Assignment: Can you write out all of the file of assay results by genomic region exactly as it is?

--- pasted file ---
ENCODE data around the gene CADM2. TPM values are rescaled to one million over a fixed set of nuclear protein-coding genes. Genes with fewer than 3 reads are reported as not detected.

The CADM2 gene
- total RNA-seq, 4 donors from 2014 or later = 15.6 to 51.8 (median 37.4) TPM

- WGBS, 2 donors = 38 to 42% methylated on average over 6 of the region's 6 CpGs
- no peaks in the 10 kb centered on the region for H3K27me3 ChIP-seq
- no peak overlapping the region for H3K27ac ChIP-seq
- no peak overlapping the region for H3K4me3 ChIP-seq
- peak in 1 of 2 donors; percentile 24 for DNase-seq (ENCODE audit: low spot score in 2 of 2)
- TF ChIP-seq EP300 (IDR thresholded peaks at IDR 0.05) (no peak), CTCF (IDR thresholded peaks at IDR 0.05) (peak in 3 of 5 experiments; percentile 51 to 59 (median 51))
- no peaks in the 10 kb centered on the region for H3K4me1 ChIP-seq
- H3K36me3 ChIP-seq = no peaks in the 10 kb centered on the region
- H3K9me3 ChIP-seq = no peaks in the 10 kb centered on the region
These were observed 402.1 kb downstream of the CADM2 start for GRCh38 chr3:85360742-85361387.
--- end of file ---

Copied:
ENCODE data around the gene CADM2. TPM values are rescaled to one million over a fixed set of nuclear protein-coding genes. Genes with fewer than 3 reads are reported as not detected.

The CADM2 gene
- total RNA-seq, 4 donors from 2014 or later = 15.6 to 51.8 (median 37.4) TPM

- WGBS, 2 donors = 38 to 42% methylated on average over 6 of the region's 6 CpGs
- no peaks in the 10 kb centered on the region for H3K27me3 ChIP-seq
- no peak overlapping the region for H3K27ac ChIP-seq
- no peak overlapping the region for H3K4me3 ChIP-seq
- peak in 1 of 2 donors; percentile 24 for DNase-seq (ENCODE audit: low spot score in 2 of 2)
- TF ChIP-seq EP300 (IDR thresholded peaks at IDR 0.05) (no peak), CTCF (IDR thresholded peaks at IDR 0.05) (peak in 3 of 5 experiments; percentile 51 to 59 (median 51))
- no peaks in the 10 kb centered on the region for H3K4me1 ChIP-seq
- H3K36me3 ChIP-seq = no peaks in the 10 kb centered on the region
- H3K9me3 ChIP-seq = no peaks in the 10 kb centered on the region
These were observed 402.1 kb downstream of the CADM2 start for GRCh38 chr3:85360742-85361387.